On the other hand, the basin land-use type was mainly farmland that produces large quantities of vegetables along these rivers. In addition, there are now many industrial enterprises in the basin, especially on the lake’s south shore at Xiushan and Yangguang, and to the north near Nagu (Figure 1b). At the beginning of the rainy season, large quantities of chemical fertilizers, domestic sewage, and weathering products from soil and rock were transported into the lake, making it the principal reason for the apparent imbalance in the lake’s ecosystem. Previous studies also showed that TP and TN were the major pollutants in Lake QL [27,31,50]. These results, therefore, indicate that the decrease in both N and P should be taken into account for HABs’ movement and treatment in future critical lake managing strategies [51].

3.7. Control Factors of Harmful Algal Blooms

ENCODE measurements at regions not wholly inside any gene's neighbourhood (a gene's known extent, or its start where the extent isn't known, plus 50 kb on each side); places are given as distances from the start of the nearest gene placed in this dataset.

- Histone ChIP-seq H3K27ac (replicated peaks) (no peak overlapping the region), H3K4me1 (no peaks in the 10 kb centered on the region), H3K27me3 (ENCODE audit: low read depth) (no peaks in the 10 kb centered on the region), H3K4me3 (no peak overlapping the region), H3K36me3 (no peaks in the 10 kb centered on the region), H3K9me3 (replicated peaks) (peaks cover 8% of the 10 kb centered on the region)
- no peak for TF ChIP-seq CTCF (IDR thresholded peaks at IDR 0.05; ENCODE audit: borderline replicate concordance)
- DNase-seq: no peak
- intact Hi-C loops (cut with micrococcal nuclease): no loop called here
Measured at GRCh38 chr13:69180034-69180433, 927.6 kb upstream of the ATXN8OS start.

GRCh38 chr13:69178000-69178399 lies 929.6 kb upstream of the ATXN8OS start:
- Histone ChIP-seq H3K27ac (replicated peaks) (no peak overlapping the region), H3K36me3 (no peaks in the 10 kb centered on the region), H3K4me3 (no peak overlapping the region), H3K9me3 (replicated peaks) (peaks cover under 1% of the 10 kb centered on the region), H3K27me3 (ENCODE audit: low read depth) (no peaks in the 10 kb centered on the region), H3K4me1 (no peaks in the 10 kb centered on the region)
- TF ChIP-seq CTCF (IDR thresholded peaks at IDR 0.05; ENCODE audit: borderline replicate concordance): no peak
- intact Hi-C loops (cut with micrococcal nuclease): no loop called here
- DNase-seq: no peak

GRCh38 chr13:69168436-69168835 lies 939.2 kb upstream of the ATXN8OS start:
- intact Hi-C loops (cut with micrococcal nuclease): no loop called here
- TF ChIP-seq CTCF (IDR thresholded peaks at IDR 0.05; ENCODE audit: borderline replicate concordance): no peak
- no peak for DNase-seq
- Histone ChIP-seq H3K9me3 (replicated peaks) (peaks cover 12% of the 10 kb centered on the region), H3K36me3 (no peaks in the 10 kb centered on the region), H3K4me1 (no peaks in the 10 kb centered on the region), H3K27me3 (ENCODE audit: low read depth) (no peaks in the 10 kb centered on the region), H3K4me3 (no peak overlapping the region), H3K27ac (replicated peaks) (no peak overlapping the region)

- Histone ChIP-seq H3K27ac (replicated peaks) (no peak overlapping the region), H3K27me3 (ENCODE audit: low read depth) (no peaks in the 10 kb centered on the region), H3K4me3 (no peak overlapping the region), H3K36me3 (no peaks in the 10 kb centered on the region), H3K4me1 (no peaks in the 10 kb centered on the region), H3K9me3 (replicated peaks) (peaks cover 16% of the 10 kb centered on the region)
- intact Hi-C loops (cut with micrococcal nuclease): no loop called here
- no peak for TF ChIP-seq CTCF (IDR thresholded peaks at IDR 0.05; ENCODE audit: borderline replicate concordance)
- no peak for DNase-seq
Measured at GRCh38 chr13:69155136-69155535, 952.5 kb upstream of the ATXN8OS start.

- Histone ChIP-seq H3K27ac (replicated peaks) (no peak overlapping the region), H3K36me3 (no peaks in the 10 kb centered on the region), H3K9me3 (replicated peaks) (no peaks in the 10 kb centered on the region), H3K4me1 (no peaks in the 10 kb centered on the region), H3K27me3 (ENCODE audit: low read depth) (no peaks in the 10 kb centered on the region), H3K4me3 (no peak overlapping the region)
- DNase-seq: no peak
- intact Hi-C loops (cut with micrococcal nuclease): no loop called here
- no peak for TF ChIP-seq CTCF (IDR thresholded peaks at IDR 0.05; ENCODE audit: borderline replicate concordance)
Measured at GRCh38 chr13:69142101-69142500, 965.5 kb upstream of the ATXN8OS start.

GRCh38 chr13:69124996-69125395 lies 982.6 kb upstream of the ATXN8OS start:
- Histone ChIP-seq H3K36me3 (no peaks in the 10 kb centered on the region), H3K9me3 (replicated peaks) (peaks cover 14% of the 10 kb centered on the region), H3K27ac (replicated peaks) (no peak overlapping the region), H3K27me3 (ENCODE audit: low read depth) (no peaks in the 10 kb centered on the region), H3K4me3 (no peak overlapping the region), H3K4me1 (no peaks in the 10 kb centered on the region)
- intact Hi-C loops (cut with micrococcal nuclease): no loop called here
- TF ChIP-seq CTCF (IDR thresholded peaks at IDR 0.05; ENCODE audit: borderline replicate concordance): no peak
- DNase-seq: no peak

The input of excessive nutrients and climate change caused eutrophication and increased harmful algal blooms (HABs) in Lake QL (Figure 8). However, despite the many water quality parameters, the primary factor controlling algal productivity remains unknown. Herein, we combined PCA, RFM, and CA to address such issues. PCA results showed that 53.6% of the variables, including PC1 and PC2 accounted for 33.2% and 20.4% of all datasets, respectively (Figure 8c). PCA results found no significant difference in water quality parameters at different depths, indicating a strong water mixing process. Chl-a, TP, and TN were highly and positively correlated with PC1, indicating a eutrophication status. DO, pH, and other water parameters were significantly correlated with PC2, suggesting “physical parameters” (Figure 8c). PCA results showed that Lake QL’s trophic status and conditions were the primary driving factors for HABs. Based on the results from RFM, six variables explained 60.31% of the variation in Chl-a (p < 0.001), with TP, WT, and turbidity the first three important variables for Chl-a (Figure 8a). CA confirmed that Chl-a concentration was significantly correlated with TP (r = 0.60, p < 0.001) and TN (r = 0.49, p < 0.05), revealing the ongoing climate warming and eutrophication that could accelerate and promote the intensity and frequency of HABs (Figure 8b). Previous studies also showed that TP and TN were the major pollutants in lake QL [27,31,50].